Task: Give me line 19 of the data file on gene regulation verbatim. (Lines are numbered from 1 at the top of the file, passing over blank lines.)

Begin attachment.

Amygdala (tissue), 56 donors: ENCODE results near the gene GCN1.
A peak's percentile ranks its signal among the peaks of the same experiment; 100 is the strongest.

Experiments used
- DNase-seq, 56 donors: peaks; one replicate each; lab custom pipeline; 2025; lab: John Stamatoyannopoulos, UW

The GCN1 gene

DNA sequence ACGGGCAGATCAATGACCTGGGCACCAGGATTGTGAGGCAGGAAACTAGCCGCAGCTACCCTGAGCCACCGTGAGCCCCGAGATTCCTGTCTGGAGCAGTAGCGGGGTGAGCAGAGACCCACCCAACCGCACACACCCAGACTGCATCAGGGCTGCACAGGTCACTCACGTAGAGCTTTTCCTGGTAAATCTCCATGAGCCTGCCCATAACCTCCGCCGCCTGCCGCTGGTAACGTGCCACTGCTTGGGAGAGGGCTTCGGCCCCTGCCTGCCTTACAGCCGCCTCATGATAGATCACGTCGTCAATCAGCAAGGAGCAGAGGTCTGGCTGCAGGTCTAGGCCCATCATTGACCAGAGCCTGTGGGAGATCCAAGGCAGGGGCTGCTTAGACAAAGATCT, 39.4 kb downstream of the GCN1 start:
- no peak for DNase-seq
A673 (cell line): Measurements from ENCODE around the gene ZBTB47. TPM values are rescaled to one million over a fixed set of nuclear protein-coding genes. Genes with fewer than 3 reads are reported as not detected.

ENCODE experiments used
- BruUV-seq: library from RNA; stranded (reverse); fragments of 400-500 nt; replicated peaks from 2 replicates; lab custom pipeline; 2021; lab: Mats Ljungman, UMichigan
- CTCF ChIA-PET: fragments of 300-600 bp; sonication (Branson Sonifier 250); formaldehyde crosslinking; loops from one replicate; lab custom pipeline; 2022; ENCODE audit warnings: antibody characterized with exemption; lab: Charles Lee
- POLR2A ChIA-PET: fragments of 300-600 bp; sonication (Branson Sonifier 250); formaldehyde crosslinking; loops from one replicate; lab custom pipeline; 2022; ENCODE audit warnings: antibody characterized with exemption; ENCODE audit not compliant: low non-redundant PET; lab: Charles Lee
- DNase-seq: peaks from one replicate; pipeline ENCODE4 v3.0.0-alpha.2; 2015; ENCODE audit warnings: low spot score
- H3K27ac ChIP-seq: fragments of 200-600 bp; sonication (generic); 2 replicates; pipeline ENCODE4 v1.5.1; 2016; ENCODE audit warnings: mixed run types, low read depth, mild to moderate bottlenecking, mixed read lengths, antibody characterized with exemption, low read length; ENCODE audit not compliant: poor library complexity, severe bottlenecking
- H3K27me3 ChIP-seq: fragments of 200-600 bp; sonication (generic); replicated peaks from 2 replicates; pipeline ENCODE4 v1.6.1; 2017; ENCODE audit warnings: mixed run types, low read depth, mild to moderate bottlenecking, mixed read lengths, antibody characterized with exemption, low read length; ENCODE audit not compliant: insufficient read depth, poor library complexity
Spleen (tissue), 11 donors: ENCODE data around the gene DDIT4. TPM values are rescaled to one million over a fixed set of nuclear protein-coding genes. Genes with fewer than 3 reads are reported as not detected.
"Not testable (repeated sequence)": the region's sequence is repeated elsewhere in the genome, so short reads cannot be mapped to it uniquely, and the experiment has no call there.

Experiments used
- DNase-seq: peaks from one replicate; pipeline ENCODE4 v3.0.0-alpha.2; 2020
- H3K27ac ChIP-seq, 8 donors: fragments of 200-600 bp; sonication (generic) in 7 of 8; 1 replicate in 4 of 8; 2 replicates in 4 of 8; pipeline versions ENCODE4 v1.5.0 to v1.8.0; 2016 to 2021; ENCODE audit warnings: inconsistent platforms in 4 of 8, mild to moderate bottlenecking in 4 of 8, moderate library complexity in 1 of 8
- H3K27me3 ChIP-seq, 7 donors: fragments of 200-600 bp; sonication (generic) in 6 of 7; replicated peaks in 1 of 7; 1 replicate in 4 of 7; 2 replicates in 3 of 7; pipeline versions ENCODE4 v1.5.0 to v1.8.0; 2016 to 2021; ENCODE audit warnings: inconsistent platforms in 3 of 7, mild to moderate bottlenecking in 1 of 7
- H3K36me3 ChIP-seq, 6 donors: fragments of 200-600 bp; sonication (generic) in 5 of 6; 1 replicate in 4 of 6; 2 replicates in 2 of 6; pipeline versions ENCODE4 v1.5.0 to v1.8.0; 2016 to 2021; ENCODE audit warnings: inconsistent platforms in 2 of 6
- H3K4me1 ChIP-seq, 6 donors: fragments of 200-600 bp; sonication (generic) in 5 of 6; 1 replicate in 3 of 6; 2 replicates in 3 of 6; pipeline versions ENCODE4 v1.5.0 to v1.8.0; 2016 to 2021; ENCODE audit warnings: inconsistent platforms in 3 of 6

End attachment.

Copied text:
- DNase-seq: peaks from one replicate; pipeline ENCODE4 v3.0.0-alpha.2; 2020